Did you know the electrically powered needle used to create a tattoo on your skin, usually pricks the skin up to three thousand times per minute like a sewing machine without the thread? Once the preserve of sailors, bikers and prison inmates, tattoos have now entered the cultural mainstream, with an estimated one in five adults in the US alone having at least one tattoo.
Historically tattoos were tribal and religious symbols found in many traditional societies. They originally became popular after European sailors visited Polynesia in the second half of the 18th century. The word tattoo is said to come from the Tahitian word Tatau – to mark.
Before inking begins, the chosen area is disinfected and if necessary shaved. The tattoo artist creates a stencil which is applied to the skin and then covered with an oily substance to allow the tattoo needle to glide across the skin’s surface.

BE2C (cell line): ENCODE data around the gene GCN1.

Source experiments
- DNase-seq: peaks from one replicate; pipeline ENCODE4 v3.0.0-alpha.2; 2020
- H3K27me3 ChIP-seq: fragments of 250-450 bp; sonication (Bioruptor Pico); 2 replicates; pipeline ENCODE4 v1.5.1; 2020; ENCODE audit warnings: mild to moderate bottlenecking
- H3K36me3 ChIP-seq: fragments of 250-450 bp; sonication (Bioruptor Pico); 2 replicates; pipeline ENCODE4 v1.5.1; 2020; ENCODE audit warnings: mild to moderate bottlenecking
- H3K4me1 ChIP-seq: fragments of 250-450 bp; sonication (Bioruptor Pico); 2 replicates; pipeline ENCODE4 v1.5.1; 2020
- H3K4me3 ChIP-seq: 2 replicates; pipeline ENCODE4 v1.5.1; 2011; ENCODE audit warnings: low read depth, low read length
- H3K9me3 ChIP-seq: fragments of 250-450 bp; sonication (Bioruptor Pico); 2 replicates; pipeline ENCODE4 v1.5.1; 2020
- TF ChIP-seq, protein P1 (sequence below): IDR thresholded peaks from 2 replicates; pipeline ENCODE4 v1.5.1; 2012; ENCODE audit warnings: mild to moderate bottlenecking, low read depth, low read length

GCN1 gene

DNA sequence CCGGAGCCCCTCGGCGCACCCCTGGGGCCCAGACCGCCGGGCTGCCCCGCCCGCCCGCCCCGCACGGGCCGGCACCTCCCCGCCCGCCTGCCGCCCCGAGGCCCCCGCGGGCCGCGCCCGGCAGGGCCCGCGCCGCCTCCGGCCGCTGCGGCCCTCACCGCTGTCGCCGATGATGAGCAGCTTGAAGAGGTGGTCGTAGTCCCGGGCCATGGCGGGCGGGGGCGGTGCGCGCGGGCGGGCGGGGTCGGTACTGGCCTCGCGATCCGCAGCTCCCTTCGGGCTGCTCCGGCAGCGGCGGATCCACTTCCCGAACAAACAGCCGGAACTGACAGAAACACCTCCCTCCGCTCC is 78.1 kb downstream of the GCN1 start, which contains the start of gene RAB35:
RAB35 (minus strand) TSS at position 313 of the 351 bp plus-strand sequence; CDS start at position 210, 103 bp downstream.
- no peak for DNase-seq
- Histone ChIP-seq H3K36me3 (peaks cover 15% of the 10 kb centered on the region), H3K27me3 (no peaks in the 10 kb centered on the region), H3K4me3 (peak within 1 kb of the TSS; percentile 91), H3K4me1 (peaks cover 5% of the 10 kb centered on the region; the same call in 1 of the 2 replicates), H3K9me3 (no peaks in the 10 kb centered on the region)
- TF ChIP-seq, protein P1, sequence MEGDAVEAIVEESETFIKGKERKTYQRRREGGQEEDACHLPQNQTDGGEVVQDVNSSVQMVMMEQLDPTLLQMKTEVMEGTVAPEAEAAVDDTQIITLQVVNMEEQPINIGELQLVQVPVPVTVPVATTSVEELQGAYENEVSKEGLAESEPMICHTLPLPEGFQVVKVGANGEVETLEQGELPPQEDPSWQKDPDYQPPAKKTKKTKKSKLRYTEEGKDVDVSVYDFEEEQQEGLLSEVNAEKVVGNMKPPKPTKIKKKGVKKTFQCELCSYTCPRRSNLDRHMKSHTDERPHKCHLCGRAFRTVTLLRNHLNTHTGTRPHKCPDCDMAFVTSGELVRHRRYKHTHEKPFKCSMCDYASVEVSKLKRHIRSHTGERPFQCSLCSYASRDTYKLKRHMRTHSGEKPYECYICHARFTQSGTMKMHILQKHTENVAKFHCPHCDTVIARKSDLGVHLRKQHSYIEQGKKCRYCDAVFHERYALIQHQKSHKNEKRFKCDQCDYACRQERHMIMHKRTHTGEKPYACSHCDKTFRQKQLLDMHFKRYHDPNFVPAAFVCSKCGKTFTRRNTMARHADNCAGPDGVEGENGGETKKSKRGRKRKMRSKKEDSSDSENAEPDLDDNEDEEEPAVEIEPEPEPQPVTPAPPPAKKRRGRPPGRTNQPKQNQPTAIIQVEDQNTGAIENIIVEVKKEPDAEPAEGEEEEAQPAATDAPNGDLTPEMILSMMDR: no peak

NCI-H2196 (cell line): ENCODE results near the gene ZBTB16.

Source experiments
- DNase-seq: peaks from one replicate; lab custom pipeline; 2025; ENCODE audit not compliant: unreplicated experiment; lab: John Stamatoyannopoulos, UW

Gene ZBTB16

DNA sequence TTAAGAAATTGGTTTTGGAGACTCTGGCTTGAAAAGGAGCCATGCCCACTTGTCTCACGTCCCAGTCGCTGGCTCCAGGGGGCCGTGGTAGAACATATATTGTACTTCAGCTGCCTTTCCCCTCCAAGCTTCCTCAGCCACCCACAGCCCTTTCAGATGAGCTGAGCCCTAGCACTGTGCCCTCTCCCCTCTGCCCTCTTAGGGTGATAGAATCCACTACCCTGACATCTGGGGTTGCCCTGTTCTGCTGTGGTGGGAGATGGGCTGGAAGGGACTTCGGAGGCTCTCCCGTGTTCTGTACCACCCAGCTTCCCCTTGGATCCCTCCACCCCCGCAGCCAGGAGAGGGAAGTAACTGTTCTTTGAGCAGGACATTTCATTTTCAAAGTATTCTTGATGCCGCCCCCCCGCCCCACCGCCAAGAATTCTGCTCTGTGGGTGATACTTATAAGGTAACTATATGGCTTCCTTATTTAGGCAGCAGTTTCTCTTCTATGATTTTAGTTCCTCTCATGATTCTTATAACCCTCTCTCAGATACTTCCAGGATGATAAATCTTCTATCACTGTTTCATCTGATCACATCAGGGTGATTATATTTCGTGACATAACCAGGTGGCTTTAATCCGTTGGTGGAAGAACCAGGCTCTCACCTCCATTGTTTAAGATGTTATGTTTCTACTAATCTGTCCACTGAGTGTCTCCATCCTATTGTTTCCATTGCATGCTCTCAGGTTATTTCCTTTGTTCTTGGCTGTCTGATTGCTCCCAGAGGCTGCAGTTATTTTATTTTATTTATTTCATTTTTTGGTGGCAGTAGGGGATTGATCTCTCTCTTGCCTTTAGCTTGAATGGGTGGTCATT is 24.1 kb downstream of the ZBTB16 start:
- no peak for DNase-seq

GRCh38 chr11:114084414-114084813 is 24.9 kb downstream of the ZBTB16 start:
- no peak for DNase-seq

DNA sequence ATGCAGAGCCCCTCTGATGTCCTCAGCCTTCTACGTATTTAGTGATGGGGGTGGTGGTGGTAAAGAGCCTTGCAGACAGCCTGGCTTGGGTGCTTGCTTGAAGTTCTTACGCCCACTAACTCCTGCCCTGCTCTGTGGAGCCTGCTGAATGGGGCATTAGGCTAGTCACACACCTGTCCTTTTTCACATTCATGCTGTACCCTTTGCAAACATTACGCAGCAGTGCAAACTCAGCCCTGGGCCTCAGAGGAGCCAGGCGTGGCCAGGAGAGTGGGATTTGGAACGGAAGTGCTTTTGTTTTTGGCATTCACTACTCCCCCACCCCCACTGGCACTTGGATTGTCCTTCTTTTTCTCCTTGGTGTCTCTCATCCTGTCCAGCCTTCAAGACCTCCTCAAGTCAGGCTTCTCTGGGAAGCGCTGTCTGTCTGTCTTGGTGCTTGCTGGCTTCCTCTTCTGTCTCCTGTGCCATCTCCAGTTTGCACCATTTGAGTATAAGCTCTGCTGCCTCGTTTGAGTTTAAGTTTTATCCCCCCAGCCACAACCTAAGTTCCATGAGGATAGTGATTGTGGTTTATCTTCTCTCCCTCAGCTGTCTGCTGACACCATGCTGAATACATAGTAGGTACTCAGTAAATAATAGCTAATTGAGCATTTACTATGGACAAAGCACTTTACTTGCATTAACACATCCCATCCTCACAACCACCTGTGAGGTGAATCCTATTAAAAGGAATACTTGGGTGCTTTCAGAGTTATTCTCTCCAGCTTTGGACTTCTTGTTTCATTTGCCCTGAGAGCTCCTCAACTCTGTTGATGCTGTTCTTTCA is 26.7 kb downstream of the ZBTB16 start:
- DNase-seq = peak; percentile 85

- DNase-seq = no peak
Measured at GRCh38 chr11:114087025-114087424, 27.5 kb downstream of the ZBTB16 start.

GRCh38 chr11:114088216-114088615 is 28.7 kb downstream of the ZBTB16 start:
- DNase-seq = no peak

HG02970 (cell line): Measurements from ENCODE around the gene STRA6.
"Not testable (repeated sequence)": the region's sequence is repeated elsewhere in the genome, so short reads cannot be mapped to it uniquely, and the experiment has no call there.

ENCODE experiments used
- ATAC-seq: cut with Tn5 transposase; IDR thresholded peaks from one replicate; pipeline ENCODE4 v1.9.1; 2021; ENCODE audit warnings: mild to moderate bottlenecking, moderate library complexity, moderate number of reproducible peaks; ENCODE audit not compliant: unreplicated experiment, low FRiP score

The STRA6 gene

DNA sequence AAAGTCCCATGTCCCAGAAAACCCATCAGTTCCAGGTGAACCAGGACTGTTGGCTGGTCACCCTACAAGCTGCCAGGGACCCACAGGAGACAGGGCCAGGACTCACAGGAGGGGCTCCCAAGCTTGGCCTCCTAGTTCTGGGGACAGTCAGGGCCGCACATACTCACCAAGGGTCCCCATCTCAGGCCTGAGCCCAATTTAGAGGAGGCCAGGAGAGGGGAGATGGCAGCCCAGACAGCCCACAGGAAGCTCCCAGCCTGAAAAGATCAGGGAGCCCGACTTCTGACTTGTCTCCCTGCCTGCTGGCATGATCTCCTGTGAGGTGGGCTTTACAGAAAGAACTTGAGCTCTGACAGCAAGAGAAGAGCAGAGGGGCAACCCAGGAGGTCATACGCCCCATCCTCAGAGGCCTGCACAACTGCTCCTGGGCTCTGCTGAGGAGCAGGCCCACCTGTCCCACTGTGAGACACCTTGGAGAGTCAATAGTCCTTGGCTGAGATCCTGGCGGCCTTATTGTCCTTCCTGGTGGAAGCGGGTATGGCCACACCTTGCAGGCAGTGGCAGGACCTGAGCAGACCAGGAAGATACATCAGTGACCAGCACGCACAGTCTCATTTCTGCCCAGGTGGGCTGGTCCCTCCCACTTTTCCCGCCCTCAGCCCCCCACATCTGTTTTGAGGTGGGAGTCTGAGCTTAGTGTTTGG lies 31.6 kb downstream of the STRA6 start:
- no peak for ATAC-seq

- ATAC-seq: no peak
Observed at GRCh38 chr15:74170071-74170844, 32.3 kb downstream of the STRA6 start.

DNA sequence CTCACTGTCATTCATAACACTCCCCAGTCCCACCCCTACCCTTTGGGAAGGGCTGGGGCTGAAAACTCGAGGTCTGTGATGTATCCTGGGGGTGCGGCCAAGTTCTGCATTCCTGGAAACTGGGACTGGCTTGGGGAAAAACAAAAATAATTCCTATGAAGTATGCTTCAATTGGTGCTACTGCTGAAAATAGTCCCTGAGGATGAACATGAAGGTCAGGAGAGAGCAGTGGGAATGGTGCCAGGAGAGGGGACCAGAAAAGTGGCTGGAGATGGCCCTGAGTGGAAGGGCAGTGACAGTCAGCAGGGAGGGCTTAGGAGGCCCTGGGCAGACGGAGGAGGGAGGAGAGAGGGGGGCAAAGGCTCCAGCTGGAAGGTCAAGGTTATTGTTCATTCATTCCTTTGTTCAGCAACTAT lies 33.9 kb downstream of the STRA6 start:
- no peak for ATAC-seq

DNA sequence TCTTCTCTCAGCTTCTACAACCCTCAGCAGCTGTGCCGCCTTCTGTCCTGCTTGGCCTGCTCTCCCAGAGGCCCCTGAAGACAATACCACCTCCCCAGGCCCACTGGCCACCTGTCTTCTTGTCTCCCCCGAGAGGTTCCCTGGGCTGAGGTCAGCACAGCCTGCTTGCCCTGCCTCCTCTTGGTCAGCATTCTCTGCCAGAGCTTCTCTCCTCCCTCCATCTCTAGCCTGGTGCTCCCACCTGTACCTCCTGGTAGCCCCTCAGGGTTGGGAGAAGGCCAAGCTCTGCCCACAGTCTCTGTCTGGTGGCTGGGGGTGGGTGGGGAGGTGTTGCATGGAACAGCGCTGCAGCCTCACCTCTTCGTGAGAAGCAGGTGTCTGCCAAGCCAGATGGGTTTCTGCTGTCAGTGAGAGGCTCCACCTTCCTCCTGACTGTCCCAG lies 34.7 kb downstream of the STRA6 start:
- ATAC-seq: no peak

The tattoo is created by injecting ink into the skin using an electrically powered needle which punctures the skin up to 3000 times per minute, like a sewing machine without the thread. Each puncture deposits a drop of insoluble ink at a depth of around 1mm.
The process can be painful especially on the ribs and ankles where the skin is nearest the bone.
Unwanted tattoos are often removed with laser treatment. This breaks down the ink pigments in the skin which are then carried away by the body’s immune system. Alternatively, dermabrasion, where the outer layers of the skin are vigorously rubbed with a rapidly rotating device or excision, where the unwanted tattoo is surgically removed, are also used.
This report was produced by Mwanzo TV with the support of Code for Africa and Deutsche Welle Akademie Kenya